Professor James Wilsdon

(Professor of Research Policy, University of Sheffield)

Recorded: Tuesday 12 November at the University of Auckland

Enough of experts: does Brexit spell the slow death of British science and evidence-informed decision-making?

The UK is currently on course to exit the European Union on 31 October 2019, with or without a deal. During the 2016 EU referendum, the UK’s science and research communities voted by a large majority to remain, and many have watched events unfold over the past three years with mounting despair. Others have added their voices to those of universities and learned societies in trying to influence the outcome of the Brexit process, through advocacy and membership of groups like Scientists for EU. Despite unambiguous warnings of the severe problems that will be created for higher education, research and innovation by a no-deal Brexit, these views – and those of the medical profession, businesses, farmers and many other sectors – are being swept aside, as the UK’s new Prime Minister, Boris Johnson, prepares to deliver on his “do or die” pledge to leave by the end of October.

Prior to 2016, UK governments of left and right had steadily built up a reputation over 25 years for their growing commitment to evidence-informed policymaking, and for the quality of their expert advisory systems, as exemplified by the network of chief scientific advisers in every Whitehall department, and by a willingness to experiment with new approaches, such as the Behavioural Insights Team and network of What Works evidence centres.

If the UK does exit the EU without a deal, this will be its most significant economic and political decision since 1945 to fly in the face of all available evidence. So where does this leave science, expertise and evidence in post-Brexit Britain? At an immediate and practical level, what will it mean for research funding, academic mobility and international collaboration? More fundamentally, is it fair to suggest, as per an infamous remark by minister Michael Gove, that the British people have had ‘enough of experts’? Has something shifted in the British body politic, that is more decisive and visceral than a continued decline in deference to authority? And beyond defending its own funding and sectoral interests, what does the research community have to offer in response to the underlying economic and social insecurities and inequalities that led 52% of people to vote to leave in the first place?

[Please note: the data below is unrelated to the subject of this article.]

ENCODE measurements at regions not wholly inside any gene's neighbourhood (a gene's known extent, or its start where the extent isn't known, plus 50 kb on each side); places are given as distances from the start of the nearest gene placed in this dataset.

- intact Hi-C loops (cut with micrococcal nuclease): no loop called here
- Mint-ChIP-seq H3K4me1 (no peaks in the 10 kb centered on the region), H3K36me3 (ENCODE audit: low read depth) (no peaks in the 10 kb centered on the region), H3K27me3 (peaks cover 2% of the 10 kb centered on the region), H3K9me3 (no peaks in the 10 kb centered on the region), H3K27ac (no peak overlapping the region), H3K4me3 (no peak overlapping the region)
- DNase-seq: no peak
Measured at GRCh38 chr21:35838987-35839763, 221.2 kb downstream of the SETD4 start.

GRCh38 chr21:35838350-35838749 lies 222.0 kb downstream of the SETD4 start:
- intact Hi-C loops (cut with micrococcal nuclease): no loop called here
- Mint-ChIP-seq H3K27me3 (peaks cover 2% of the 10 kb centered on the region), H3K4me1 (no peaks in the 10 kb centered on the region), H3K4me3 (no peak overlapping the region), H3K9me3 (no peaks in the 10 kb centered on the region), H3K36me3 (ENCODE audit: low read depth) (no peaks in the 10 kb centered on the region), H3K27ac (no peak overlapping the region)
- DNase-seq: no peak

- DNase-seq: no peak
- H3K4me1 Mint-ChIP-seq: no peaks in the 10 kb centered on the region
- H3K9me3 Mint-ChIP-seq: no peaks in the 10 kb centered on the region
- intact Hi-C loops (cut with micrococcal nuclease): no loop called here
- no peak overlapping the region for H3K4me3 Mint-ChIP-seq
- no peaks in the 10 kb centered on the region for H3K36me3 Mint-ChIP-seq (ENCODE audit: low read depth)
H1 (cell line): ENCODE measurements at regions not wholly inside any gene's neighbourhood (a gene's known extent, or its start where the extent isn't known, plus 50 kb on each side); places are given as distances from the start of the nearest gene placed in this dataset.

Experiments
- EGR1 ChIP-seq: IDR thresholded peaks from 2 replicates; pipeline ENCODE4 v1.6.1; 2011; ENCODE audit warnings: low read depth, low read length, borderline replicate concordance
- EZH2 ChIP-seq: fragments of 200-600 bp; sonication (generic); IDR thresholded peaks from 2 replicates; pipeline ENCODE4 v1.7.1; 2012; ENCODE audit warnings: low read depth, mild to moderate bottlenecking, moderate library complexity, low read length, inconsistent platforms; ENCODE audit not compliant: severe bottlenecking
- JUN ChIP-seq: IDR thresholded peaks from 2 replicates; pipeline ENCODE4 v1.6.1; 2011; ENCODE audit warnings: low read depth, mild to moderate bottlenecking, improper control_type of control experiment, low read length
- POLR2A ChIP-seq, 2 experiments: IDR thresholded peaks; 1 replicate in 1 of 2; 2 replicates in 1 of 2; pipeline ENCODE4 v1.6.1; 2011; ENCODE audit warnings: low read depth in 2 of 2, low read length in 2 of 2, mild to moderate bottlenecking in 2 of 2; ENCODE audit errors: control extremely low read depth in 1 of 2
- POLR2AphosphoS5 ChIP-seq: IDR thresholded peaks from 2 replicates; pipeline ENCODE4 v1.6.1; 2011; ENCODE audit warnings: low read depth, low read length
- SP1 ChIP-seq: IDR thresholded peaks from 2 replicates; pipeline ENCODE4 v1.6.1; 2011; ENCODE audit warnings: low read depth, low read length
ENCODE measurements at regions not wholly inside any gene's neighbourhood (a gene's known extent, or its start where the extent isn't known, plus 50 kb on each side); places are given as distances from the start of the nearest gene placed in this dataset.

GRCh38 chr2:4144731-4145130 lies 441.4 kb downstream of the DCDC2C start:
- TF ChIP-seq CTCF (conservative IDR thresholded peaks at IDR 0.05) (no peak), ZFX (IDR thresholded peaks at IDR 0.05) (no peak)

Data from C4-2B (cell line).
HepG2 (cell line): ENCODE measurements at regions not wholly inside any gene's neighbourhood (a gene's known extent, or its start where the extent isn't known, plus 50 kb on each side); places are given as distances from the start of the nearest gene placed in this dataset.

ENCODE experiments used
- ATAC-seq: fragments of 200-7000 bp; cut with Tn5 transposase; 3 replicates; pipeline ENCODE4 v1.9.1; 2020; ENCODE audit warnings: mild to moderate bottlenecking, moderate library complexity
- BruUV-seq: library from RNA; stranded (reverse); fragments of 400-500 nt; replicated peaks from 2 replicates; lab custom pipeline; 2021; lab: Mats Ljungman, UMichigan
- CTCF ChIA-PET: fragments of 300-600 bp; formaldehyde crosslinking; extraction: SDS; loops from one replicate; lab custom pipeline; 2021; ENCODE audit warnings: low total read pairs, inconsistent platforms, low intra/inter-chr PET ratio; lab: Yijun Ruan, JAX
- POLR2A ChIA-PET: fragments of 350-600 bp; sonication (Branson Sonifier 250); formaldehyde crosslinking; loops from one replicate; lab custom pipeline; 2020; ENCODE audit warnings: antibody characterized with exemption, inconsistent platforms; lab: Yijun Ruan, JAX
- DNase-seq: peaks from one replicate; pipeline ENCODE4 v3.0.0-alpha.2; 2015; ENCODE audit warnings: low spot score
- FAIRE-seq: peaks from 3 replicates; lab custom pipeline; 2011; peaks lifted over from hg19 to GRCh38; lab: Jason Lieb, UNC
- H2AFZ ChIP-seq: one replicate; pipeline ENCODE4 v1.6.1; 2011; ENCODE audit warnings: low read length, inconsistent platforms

In this lecture, scheduled just a few days after the expected Brexit date, James Wilsdon will explore what this unfolding saga means for UK science, evidence and policy. Will it will trigger a further unravelling, or can it become a point of acute disruption from which the UK regroups and renews? However much anyone may lament the result of the EU referendum, and however difficult the next few months and years may be, he will suggest that Brexit does not inevitably signal the end of evidence-informed decision-making, the rise of ‘post-truth’ politics, or the slow death of British science. These stories still have many chapters to be written.

James Wilsdon is Professor of Research Policy at the University of Sheffield and Director of the Research on Research Institute, a new global consortium of research funders working to advance transformative & translational ‘meta-research’, to inform more open, diverse and strategic research systems. He is also vice-chair of the International Network for Government Science Advice (INGSA). An interdisciplinary social scientist, he works on the politics and governance of research, and the relationship between evidence and decision-making. Over his career, in addition to posts at the universities of Sheffield, Sussex and Lancaster, he has worked in think tanks and as director of science policy for the Royal Society, the UK’s national academy of science. His recent publications include The Biomedical Bubble (Nesta 2018) and The Metric Tide (HEFCE/Sage, 2015). He is a Fellow of the UK’s Academy of Social Sciences, serves on the editorial board of the open access journal Palgrave Communications, and is on twitter @jameswilsdon.

Co-hosted with the SCiPoDS


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